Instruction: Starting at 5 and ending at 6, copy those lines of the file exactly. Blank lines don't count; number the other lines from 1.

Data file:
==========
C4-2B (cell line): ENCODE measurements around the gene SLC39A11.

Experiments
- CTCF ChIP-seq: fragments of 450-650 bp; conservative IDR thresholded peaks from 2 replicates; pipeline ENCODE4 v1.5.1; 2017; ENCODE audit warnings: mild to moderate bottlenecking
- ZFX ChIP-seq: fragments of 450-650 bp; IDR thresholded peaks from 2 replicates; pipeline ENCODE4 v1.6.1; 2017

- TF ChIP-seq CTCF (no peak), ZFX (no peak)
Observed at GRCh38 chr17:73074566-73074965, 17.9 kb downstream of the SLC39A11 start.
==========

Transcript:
- TF ChIP-seq CTCF (no peak), ZFX (no peak)
Observed at GRCh38 chr17:73074566-73074965, 17.9 kb downstream of the SLC39A11 start.